The Star-Herald

Friday snowfall should rev up snowmobile season

Jessica Potila and Melissa Lizotte

Staff Writers

AROOSTOOK COUNTY, Maine – A winter storm Friday was welcomed by snowmobile enthusiasts as it brought enough to blanket the trails. 

More than a foot of snow fell in parts of northern Maine Thursday night into Friday and is expected to stick around, said National Weather Service meteorologist Victor Nouhan.

By 10 a.m. Friday Presque Isle recorded about 12 inches of snowfall, Caribou 13 and Fort Kent 15 inches, with a possible total accumulation of up to 20 inches in parts of The County.

“For those people looking to do snowmobiling, this might be their entry for that up here,” Nouhan said. 

Fort Kent SnoRiders Snowmobile Club President Matthew Collin said the heavy snowfall is exactly what was needed to get the snowmobile season going. 

“This will absolutely make the trails 100 percent. That said, there will still be thin cover in the fields since we started with nothing there,” Collin said. “If you sit on I-95 northbound tomorrow morning there will be a convoy of trucks hauling their snowmobile trailers north, guaranteed.”

Collin said club members are planning a busy weekend of trail making and placing signage.

“I would expect everyone to go out tonight and pan or drag the trails, not necessarily groom the trails. That removes air from the snow and produces a packed layer which provides a base for new snow to fall on top,” he said. 

In Caribou, the 13 inches of snow that had fallen by late Friday morning made for good trail grooming conditions, noted Parks & Recreation Superintendent Gary Marquis.

“I got one groomer out there right now and another one ready to get started,” Marquis said. “I think most clubs will have started grooming by tonight.”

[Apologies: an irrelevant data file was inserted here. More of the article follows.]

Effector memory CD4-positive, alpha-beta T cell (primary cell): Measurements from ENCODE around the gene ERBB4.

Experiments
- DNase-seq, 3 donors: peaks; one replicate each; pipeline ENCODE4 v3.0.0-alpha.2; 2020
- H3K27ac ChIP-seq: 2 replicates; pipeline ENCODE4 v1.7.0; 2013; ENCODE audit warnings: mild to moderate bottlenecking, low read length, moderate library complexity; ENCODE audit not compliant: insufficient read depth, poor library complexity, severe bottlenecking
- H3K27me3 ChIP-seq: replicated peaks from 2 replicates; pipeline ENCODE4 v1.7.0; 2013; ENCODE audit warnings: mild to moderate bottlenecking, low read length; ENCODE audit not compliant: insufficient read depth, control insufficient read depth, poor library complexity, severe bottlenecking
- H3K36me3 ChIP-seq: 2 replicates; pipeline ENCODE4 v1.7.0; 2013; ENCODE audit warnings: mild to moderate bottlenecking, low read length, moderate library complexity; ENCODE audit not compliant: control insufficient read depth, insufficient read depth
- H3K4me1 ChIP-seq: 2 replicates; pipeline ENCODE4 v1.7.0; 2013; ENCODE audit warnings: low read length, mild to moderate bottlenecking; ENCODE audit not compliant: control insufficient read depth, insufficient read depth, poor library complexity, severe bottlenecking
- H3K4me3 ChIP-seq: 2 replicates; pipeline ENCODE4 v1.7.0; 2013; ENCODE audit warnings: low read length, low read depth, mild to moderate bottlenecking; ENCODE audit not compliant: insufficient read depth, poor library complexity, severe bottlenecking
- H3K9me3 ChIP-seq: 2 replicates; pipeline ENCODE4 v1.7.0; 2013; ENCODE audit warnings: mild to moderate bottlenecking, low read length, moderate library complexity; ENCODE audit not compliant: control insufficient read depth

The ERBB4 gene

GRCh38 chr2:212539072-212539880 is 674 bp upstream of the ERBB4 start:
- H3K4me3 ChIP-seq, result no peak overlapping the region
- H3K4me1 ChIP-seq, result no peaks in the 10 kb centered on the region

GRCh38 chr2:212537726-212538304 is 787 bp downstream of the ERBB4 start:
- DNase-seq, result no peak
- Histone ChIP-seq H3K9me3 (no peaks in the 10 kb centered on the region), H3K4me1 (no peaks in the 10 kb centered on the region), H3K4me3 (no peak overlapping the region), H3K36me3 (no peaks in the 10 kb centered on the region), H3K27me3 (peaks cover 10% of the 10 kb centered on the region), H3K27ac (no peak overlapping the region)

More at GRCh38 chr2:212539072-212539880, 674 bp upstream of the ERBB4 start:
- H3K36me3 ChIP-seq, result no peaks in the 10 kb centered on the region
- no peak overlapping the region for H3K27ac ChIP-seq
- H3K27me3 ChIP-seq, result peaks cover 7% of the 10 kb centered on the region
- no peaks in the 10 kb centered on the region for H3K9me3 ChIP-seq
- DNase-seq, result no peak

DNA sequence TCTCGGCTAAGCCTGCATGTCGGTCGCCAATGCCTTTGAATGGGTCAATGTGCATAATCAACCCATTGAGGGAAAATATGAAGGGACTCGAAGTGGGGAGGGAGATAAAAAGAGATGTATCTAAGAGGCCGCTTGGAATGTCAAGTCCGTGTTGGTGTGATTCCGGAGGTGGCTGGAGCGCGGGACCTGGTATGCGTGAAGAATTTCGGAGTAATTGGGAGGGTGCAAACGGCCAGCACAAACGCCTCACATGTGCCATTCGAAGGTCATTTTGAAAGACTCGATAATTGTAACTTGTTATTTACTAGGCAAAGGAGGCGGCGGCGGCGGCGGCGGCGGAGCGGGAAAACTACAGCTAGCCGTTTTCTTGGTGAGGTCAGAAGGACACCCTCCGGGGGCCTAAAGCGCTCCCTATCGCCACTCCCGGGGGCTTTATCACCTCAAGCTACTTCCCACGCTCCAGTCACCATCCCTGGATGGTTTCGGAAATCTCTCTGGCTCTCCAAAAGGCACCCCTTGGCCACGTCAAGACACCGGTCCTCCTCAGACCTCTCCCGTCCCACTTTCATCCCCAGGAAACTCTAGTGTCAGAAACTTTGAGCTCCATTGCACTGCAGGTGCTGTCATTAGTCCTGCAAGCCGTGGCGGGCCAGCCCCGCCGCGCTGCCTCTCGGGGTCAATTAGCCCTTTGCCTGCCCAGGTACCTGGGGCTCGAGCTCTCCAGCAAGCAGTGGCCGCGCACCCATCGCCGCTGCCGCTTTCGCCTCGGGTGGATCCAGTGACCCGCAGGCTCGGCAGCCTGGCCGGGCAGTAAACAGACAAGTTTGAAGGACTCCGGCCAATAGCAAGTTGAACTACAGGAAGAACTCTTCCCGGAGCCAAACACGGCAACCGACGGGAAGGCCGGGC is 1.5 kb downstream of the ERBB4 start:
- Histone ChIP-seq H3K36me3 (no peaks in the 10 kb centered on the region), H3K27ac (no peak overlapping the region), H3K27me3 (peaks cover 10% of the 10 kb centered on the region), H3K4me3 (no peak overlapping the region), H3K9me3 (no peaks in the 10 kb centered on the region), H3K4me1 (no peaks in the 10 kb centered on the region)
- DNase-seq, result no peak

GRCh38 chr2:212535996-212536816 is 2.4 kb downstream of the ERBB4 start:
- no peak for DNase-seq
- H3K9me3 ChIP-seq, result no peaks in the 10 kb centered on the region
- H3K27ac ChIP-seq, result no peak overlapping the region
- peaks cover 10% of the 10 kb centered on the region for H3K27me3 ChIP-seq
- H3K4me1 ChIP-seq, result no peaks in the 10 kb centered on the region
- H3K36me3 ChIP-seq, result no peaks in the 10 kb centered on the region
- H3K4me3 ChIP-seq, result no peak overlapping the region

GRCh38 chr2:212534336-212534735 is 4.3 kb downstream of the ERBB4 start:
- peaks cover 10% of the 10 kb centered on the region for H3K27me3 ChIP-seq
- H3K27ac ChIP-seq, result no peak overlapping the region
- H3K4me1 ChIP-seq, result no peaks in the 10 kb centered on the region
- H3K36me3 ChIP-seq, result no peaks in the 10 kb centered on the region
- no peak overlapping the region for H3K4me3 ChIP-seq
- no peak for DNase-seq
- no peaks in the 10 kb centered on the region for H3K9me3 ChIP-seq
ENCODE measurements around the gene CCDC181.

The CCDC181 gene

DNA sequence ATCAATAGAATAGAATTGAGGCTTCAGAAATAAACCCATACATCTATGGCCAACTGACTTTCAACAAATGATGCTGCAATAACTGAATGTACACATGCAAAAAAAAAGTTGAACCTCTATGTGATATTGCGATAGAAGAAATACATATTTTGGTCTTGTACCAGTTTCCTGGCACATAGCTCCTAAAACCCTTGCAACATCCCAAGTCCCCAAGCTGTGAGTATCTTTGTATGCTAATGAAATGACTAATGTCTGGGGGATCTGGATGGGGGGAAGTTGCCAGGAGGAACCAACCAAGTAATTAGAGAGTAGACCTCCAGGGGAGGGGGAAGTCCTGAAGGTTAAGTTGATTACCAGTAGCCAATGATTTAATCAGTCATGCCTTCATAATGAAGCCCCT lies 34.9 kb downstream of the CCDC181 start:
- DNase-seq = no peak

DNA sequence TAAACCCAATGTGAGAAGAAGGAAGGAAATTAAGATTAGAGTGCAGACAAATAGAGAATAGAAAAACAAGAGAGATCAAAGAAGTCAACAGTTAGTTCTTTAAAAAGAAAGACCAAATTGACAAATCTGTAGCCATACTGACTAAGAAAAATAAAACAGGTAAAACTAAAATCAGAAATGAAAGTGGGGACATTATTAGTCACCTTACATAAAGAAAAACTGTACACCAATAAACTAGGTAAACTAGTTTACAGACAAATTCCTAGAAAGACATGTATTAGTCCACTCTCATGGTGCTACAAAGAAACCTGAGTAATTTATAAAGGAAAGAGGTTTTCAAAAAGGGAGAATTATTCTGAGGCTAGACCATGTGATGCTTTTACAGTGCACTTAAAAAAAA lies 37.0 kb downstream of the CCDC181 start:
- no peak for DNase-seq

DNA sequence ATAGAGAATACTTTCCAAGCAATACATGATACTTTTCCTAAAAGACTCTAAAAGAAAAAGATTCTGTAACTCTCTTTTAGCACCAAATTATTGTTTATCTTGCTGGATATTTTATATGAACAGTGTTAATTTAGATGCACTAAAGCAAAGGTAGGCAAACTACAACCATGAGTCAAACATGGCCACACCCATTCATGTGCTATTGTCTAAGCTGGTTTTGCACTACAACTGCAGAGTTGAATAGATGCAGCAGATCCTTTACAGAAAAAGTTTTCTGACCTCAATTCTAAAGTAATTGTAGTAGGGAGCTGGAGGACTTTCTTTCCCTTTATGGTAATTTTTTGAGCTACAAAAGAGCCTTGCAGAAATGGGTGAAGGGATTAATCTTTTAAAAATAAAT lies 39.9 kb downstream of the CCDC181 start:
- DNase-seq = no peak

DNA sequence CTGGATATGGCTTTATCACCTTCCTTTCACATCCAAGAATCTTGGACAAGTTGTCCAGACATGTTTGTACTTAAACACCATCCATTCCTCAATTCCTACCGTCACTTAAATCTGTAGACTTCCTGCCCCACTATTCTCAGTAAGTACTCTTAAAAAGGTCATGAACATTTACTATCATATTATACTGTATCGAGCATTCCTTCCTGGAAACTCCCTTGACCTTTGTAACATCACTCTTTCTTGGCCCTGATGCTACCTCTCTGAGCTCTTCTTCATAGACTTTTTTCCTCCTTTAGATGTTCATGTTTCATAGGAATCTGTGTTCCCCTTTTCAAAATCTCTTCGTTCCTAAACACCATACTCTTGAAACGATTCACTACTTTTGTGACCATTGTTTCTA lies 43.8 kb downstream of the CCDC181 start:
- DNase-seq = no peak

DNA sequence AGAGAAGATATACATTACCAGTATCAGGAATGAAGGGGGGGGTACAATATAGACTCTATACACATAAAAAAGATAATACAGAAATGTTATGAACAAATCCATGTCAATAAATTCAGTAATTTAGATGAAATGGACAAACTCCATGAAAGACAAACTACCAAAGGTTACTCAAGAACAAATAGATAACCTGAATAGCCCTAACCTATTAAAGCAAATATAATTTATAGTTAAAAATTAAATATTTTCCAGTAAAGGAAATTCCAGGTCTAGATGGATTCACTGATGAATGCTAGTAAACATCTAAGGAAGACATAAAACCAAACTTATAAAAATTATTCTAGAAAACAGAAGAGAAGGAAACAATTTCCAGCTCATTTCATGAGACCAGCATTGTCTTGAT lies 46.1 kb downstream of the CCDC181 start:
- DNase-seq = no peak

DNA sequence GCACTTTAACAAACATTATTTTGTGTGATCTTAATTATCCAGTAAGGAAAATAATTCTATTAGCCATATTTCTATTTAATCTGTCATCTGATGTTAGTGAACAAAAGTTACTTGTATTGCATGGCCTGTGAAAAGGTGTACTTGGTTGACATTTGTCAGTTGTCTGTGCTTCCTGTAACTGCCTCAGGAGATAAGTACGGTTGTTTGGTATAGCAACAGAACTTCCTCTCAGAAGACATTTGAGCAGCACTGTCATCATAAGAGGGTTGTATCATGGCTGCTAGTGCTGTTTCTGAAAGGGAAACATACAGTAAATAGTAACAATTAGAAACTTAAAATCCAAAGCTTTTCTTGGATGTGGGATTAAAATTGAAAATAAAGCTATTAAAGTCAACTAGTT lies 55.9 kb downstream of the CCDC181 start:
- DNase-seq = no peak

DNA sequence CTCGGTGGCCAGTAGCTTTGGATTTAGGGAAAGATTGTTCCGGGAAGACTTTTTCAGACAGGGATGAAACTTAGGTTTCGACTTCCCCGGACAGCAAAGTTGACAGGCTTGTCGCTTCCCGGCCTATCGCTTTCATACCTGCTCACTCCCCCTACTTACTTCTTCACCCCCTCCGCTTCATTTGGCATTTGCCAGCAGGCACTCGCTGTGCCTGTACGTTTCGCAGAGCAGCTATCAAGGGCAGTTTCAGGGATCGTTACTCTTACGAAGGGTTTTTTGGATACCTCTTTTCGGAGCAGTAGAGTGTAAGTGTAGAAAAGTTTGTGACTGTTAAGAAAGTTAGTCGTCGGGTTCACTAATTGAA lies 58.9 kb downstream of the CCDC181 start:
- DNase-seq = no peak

Since news of the heavy snowfall spread, Marquis has gotten numerous calls from snowmobile enthusiasts asking when the trails will be set for riding.

Marquis expects most trails north of Mars Hill to have enough snowpack by Monday. But he warned riders that the snowpacks will resemble the “early season” conditions of a typical December rather than what they normally experience in January.

“I wouldn’t be crossing any lakes right now. The inlets seem to be frozen but the bigger, more open areas are not,” Marquis said. 

Plus, the lighter snowpack could make for a bumpier ride, with more gravel and rocks underfoot.

“This [storm] is our first big snow, so the clubs are just getting out there to groom. There will be hazards underneath the snow that you can’t see,” Marquis said.

Collin said it would be best for snowmobilers to wait until the trails are marked before venturing out on their machines, and encouraged caution once they do. 

“I know everyone is eager to hit the trails but we must be cautious and watch for those volunteers working on the trails,” he said. 

Although a boon for winter tourism in northern Maine, the snowstorm also proved disruptive. Several schools, town offices and businesses closed for the day to keep people home safe. 

The Aroostook County Sheriff’s Office reported multiple passenger vehicles and tractor-trailers off the roadway including one that flipped over on Route 161 in Madawaska Lake. No injuries were reported involving that crash.

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